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What will Pa. Human Relations Commission new Civil Rights Division do?

Aired; January 29th, 2024.


The Pennsylvania Human Relations Commission is creating a dedicated Civil Rights Division whose mission will be to combat hate and promote anti-racism.

The creation of the new Civil Rights Division comes at a time when hate crimes and acts of discrimination are increasing in Pennsylvania and across the nation. In 2022, nearly 300 hate crimes were reported in Pennsylvania according to U.S. Department of Justice – that’s almost twice as many as the year before. More than two-thirds of them were racially motivated. Since the Israel-Hamas war started in October, Anti-Semitic and anti-Muslim hate crimes have soared across the country.

Chad Dion Lassiter, Executive Director of the Pennsylvania Human Relations Commission

On The Spark Monday, Chad Dion Lassiter, Executive Director of the Pennsylvania Human Relations Commission, said the Human Relations Commission has been promoting civil rights for the 68 years it has been in existence, but the new division will do more proactive work,”What we’re really looking at with this division is just, multilayered, multi-layered, excuse me, approach to really dealing with, some of the hate that we see. So investigating civil tensions and conflicts and incidents, enforcing the anti-discrimination law, promoting anti-racism through education and outreach and engagement in a very proactive way. Not waiting for civil unrest to occur, not waiting for someone to desecrate a synagogue and or a masjid and or, a house of faith or to engage in forms of anti-Semitism, Islamophobia, anti-Black racism, racism towards whites and others disabled AAPI. Those things are going to still happen. But what the Civil Rights division will do hopefully, is get into the communities, and be peace builders.”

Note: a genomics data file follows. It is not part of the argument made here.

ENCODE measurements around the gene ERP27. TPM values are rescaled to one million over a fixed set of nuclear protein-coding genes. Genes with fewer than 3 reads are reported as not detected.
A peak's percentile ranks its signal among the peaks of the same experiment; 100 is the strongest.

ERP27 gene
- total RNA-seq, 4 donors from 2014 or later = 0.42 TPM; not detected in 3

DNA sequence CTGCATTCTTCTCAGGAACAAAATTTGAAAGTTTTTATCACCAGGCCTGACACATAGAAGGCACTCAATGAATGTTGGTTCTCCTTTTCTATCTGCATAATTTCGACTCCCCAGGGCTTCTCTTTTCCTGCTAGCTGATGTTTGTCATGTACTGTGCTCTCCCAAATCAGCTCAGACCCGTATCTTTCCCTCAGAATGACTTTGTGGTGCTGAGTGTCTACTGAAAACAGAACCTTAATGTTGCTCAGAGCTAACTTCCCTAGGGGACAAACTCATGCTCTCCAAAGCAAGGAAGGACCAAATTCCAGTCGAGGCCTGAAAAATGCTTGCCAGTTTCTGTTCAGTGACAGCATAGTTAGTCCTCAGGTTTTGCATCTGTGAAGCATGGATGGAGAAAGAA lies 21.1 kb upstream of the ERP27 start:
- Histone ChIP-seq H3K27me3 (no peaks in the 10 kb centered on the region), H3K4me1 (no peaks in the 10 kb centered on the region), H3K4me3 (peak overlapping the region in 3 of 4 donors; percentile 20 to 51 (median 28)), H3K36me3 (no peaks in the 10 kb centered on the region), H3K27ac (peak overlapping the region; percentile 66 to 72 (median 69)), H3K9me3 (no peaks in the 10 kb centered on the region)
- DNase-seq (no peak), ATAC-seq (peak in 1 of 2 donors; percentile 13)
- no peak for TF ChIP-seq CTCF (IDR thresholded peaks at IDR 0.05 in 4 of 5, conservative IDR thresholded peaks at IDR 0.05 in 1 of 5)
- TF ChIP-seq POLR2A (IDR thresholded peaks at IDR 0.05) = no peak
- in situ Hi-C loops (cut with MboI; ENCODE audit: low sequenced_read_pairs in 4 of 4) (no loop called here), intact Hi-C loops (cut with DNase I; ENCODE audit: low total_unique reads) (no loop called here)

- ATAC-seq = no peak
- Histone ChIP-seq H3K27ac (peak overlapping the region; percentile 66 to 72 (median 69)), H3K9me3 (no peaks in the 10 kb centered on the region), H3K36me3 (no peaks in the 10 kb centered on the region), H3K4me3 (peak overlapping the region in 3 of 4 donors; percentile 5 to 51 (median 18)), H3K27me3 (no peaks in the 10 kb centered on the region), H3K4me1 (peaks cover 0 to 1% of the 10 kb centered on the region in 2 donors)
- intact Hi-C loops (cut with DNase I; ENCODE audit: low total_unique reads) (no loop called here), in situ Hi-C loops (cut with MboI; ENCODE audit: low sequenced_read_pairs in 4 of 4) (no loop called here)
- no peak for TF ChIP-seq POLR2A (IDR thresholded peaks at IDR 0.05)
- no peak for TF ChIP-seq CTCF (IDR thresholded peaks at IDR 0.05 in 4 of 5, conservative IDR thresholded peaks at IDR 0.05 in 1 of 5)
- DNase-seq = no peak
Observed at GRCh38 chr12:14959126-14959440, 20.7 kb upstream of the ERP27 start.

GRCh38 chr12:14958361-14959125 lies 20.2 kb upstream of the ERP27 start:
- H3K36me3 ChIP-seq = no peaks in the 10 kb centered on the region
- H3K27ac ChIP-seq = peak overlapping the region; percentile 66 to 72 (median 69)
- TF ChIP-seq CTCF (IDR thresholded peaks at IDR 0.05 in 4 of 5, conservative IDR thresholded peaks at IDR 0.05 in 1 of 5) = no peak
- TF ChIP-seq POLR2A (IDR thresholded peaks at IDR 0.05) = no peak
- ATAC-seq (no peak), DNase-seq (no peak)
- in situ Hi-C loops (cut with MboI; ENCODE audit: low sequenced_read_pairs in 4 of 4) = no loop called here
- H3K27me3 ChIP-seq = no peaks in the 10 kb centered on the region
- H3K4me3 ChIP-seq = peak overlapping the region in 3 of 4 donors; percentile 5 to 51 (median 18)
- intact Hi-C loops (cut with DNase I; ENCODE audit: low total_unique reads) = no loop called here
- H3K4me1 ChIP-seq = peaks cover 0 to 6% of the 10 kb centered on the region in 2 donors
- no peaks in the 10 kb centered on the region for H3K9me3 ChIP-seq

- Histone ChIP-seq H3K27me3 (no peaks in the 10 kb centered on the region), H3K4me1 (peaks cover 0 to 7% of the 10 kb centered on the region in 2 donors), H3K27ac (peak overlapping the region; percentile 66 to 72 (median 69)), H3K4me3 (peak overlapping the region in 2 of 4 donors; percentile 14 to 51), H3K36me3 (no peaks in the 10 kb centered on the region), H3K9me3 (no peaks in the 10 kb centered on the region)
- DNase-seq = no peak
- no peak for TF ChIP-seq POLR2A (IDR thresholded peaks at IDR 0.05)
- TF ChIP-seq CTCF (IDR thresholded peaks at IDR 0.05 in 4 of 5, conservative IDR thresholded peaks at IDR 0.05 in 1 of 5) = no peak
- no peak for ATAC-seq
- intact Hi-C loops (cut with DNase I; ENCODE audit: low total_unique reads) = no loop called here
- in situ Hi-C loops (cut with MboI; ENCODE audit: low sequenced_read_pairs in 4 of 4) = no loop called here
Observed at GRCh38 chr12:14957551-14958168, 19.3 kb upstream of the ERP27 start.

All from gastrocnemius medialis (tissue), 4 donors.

What will the work of the Civil Rights Division look like on the ground? Lassiter said,”I think peace and justice looks like working in communities, not as a governmental entity, but working alongside communities and also from a strength based perspective, letting communities do the leading. What it looks like is if there are neo-Nazis, that there are white supremacist, white nationalists in a particular catchment area, it’s the civil rights division going into that catchment area, working with the communities, creating our no hate in our state town hall. Of these, no hate in our state. Towns have always existed. I have to ask. We’re just formalizing it. It means that if there’s an anti Semitic incident in the state, we’re not looking for retribution. We’re looking for redemption. How can we get into schools? How can we do a workshop on anti-Semitism? How can we do a workshop on Islamophobia? How can we make sure that white individuals that are living in rural areas are not being discriminated against? Because maybe it’s classism? Maybe they decided not to go to Mansfield University. They have that right. We should not be treating people subhuman. It also looks like, against the backdrop of people talking about, you know, woke, you know, we were in this woke moment. No, it just simply means how can we make sure that people are not discriminated against?”

Lassiter indicated the Civil Rights Division should be up and running by the second week in February.



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